"Since the royal capital is undefended, I trust that our entry will not meet any resistance. It is a good thing, then. Our mission will be completed swiftly. We will transport our representatives and 30 million crowns back to the region," Claude said, "If our representatives didn't come to any harm and our money is untouched, then I will believe that this was in fact a misunderstanding, and that His Majesty truly worried for our safety and took them and the money into the palace. I'm sure the mistakes we made in between will be tolerated, right, my respected Prime Minister?"
Blancarte's smile bittered visibly as he avoided Claude's gaze by raising his glass and drinking frantically, before he forced a smile. "Actually, that night really was a rushed mess. The guards we sent there to help were in a rush to carry out the queen's orders without properly informing your men, causing some of your representatives to get into conflict with us. There are a few who ended up hurt, but I promise they aren't in any mortal danger."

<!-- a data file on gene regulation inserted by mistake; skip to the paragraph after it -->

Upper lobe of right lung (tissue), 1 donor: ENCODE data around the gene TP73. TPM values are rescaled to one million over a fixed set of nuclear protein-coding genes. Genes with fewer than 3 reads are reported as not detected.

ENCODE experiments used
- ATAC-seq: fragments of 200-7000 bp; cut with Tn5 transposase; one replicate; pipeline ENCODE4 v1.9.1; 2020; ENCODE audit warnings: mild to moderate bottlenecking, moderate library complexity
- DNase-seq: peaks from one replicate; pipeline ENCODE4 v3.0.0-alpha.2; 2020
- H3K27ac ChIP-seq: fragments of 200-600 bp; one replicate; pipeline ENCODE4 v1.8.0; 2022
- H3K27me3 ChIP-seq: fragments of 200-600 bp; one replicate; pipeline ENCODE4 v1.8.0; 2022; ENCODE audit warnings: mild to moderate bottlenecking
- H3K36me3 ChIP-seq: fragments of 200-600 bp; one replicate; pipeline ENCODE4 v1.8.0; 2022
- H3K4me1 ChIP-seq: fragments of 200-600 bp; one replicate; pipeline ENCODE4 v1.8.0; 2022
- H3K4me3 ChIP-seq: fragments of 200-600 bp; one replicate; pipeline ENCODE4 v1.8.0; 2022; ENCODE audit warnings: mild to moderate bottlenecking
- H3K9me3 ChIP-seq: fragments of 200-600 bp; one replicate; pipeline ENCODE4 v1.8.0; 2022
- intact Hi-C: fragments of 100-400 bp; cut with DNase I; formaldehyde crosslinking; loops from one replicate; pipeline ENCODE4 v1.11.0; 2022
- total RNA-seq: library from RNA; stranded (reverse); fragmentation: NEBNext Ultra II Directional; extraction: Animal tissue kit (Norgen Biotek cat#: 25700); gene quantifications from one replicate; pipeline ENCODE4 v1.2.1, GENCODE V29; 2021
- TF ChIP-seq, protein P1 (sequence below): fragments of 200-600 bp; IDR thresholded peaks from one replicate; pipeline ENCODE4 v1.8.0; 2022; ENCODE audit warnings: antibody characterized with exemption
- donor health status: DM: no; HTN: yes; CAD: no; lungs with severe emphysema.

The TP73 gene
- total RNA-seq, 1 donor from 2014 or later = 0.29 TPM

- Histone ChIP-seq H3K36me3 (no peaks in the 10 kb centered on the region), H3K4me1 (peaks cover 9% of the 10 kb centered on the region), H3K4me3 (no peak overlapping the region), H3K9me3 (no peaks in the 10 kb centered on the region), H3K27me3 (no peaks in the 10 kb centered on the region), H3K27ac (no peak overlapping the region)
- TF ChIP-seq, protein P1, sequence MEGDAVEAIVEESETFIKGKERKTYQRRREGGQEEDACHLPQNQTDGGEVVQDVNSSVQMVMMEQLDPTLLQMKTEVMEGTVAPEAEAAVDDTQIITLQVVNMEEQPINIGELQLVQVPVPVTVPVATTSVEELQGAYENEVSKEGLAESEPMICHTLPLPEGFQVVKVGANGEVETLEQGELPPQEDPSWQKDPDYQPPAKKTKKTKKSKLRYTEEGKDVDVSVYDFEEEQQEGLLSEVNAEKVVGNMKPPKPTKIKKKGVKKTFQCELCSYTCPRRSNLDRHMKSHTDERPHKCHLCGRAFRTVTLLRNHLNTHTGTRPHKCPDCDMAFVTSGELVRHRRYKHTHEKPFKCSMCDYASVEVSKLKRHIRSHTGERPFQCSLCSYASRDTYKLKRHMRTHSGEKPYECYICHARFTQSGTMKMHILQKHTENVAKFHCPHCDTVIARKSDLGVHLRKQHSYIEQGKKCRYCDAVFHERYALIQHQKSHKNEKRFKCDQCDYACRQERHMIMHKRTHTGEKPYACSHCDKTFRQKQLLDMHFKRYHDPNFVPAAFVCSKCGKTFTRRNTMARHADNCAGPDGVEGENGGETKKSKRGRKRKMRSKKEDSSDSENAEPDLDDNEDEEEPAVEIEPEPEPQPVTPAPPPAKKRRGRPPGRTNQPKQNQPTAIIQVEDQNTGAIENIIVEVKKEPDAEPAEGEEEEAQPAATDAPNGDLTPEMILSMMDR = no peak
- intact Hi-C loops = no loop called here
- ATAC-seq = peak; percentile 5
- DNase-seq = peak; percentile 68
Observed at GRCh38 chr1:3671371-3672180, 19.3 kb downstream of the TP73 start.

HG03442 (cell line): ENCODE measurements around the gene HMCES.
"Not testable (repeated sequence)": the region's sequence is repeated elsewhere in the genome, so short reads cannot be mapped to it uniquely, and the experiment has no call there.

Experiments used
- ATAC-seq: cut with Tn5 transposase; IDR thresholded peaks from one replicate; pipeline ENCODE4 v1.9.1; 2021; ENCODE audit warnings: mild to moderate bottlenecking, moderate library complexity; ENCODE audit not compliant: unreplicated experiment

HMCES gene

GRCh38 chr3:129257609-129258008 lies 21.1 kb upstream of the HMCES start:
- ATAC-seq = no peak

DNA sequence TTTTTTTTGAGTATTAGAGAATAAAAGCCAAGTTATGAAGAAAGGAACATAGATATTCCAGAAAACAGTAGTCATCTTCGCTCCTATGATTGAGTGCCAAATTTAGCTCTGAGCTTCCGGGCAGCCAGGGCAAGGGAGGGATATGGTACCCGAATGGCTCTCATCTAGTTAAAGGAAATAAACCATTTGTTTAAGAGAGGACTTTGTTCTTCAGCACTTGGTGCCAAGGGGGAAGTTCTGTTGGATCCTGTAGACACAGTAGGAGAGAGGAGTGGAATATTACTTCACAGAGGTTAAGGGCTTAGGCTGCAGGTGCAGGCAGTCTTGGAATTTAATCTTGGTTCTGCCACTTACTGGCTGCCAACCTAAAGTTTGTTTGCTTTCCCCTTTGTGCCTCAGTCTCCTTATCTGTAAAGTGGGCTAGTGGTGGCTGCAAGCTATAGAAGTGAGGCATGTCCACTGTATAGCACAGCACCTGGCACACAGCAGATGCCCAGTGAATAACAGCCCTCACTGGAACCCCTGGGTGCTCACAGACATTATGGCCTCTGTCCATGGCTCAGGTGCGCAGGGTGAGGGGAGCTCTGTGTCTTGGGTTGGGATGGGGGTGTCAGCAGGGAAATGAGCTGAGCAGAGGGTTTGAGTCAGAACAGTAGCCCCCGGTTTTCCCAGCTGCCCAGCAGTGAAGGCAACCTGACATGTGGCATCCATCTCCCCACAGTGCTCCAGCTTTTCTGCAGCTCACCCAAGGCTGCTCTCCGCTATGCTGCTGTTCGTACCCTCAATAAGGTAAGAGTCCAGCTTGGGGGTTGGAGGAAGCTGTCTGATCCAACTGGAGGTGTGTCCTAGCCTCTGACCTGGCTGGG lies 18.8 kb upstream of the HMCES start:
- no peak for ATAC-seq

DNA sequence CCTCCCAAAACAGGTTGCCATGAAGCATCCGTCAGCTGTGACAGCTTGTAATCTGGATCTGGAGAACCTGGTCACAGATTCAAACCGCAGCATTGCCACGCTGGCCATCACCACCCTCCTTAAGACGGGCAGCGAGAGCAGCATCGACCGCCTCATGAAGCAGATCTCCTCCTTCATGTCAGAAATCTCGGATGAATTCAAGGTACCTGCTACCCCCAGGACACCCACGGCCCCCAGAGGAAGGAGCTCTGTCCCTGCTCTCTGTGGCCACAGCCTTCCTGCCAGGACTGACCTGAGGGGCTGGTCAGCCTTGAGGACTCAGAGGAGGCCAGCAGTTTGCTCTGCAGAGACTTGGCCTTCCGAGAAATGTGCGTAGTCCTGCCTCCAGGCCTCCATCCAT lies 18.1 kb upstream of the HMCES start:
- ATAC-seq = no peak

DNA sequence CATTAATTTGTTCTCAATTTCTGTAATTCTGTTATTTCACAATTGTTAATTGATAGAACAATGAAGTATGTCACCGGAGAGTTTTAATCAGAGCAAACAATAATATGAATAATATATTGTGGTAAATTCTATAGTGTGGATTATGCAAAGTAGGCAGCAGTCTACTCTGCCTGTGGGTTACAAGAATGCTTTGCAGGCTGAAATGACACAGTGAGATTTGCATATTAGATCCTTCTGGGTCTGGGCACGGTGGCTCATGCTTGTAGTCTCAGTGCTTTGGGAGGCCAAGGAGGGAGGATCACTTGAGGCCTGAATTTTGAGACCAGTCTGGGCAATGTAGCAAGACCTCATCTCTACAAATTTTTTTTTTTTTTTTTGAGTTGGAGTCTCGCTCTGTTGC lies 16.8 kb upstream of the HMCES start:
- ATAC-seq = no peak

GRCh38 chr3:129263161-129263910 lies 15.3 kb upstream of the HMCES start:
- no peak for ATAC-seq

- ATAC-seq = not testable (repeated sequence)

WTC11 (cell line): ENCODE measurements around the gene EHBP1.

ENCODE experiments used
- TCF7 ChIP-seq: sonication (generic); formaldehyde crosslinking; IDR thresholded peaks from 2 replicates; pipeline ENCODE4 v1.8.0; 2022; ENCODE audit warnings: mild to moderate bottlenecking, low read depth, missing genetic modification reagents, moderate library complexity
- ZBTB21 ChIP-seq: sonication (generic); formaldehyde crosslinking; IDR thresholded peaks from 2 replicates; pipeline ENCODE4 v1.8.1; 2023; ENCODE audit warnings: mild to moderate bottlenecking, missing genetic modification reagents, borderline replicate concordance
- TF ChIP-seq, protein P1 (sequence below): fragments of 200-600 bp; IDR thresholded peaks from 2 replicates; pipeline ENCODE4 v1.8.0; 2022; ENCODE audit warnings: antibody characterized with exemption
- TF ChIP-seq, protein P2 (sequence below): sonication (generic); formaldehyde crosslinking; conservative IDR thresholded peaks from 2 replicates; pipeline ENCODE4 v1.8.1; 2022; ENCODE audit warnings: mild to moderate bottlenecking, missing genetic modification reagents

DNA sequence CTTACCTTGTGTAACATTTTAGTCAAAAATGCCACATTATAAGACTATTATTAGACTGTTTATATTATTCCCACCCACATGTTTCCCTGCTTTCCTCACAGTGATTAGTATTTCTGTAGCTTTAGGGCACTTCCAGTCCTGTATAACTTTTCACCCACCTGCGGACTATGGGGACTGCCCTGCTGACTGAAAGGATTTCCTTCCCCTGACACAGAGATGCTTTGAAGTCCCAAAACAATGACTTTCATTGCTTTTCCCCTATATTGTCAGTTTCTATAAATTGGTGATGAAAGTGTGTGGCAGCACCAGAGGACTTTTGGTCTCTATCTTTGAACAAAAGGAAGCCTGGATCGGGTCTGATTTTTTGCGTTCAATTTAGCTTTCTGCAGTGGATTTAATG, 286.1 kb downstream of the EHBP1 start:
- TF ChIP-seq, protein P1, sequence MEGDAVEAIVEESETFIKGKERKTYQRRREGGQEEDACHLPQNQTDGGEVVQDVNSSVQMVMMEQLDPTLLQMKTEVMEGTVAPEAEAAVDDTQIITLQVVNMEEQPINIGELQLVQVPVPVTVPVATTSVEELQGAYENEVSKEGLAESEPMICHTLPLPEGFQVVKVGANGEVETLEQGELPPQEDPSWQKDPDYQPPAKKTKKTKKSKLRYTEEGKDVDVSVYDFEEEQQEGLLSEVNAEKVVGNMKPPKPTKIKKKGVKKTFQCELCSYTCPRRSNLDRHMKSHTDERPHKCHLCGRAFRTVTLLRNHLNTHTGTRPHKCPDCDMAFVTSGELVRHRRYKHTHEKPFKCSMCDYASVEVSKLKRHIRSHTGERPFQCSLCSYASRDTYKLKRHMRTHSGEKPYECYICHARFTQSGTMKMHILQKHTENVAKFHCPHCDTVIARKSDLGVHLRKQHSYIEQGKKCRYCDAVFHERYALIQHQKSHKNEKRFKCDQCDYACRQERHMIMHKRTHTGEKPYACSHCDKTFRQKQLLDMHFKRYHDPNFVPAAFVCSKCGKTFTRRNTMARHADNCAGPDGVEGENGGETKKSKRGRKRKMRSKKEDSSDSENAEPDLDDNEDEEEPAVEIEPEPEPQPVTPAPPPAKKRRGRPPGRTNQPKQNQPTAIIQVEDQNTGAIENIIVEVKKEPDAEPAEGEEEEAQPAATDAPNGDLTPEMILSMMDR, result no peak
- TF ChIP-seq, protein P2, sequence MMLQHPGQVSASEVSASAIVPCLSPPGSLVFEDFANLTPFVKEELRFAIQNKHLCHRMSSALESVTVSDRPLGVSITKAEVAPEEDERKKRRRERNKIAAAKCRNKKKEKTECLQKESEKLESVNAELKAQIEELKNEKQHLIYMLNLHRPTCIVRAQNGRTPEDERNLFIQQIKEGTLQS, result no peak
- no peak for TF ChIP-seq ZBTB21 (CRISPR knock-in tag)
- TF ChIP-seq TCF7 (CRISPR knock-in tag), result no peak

Claude humphed coldly and put his glass on the table a little harshly. "Let us talk openly about what happened that night then. As for what excuse you're using, we know better than that, so don't bring it up. I only want to know how many of us were hurt and how many are still imprisoned in your dungeons.
"You don't have to tell me that now, but we'll soon find out about the truth anyway once we enter the city tomorrow. Don't blame us for retaliating without giving you notice in that case, because you were the one who lied to us by omission."
"Lord Militant, we have a saying here on Freia. 'The servant does not speak of the master's mistakes'. Surely, you've heard of it," Blancarte said sincerely, "It means that as a servant myself, I cannot criticise my master's wrongs. Instead, I should deal with the mistake itself and control the damage the best I can to limit its consequences. That is the true duty of a servant.
"Both of us know how this came to pass. The letter His Majesty wrote you was indeed an excuse, but there wasn't a choice. The one who committed the mistake was Her Majesty, His Majesty's wife and mother to His Highness the prince. She is also pregnant at the moment and can't take too much shock.